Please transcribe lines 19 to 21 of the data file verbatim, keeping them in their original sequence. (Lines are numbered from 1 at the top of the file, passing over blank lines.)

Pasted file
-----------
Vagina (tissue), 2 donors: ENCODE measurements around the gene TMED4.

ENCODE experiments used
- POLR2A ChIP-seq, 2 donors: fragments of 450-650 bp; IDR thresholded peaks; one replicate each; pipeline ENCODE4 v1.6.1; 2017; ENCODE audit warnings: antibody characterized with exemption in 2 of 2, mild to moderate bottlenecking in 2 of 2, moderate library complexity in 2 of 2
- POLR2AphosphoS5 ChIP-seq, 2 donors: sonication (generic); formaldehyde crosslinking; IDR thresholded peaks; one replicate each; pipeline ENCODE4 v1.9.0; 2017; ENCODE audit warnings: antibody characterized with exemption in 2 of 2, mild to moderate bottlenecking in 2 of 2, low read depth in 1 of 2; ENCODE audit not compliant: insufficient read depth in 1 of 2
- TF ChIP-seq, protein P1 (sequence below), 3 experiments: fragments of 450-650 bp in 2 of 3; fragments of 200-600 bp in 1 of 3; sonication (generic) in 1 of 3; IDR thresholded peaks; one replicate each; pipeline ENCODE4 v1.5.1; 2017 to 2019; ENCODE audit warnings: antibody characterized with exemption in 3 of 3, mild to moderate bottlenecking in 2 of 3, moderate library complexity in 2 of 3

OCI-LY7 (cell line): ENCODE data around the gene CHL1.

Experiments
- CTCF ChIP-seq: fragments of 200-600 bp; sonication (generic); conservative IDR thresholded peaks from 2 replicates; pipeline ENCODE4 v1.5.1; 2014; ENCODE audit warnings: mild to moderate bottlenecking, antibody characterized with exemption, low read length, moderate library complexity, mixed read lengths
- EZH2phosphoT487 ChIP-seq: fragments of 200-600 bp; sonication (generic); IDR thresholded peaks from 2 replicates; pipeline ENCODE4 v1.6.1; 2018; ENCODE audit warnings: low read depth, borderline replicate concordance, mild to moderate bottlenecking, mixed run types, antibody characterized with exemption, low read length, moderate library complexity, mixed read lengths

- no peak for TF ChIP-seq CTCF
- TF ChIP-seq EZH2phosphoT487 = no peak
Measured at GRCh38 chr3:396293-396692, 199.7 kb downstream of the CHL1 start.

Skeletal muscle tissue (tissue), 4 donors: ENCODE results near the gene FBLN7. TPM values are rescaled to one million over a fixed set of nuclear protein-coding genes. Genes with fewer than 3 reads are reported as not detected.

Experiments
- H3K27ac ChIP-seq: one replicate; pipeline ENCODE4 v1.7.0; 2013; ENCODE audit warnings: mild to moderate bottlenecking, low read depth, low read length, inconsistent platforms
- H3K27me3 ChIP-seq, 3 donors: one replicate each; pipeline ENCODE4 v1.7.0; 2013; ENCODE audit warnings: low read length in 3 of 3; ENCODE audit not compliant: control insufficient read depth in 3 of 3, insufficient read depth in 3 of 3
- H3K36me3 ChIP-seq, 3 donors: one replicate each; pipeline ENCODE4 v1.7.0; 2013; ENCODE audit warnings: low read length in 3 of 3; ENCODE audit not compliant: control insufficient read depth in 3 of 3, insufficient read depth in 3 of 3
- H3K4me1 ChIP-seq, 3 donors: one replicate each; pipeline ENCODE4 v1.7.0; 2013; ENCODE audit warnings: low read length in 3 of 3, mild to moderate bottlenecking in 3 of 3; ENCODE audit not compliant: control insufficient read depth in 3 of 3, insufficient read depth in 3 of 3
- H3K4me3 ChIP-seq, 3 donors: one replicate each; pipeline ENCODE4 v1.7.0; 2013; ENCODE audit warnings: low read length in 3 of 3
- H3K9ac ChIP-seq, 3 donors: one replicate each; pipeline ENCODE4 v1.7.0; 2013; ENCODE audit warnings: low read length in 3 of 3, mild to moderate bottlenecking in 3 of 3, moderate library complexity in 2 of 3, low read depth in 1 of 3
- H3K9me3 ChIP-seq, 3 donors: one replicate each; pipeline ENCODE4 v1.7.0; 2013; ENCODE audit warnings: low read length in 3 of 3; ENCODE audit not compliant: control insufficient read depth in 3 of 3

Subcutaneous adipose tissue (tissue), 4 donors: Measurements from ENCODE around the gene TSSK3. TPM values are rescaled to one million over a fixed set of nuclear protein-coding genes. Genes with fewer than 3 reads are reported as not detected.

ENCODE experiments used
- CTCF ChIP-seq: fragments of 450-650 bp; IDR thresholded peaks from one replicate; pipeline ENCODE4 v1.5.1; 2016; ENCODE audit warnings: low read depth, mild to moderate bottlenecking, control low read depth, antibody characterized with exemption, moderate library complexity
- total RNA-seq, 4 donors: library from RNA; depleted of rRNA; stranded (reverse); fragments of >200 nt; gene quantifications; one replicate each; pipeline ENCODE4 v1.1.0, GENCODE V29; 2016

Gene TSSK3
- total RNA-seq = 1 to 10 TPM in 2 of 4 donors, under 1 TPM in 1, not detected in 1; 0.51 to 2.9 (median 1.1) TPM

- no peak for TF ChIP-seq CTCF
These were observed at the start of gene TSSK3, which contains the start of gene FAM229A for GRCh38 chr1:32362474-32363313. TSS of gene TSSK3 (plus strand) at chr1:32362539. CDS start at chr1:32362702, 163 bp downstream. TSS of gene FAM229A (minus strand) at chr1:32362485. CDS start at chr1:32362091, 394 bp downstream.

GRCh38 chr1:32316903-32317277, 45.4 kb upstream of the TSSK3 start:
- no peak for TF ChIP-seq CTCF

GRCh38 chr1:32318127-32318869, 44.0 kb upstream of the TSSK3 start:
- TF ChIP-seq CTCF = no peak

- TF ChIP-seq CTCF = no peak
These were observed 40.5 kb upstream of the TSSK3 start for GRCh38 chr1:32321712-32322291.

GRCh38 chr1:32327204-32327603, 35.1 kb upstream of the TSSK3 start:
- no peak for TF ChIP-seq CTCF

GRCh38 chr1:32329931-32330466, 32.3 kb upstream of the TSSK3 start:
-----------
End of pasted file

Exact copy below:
- H3K4me3 ChIP-seq, 3 donors: one replicate each; pipeline ENCODE4 v1.7.0; 2013; ENCODE audit warnings: low read length in 3 of 3
- H3K9ac ChIP-seq, 3 donors: one replicate each; pipeline ENCODE4 v1.7.0; 2013; ENCODE audit warnings: low read length in 3 of 3, mild to moderate bottlenecking in 3 of 3, moderate library complexity in 2 of 3, low read depth in 1 of 3
- H3K9me3 ChIP-seq, 3 donors: one replicate each; pipeline ENCODE4 v1.7.0; 2013; ENCODE audit warnings: low read length in 3 of 3; ENCODE audit not compliant: control insufficient read depth in 3 of 3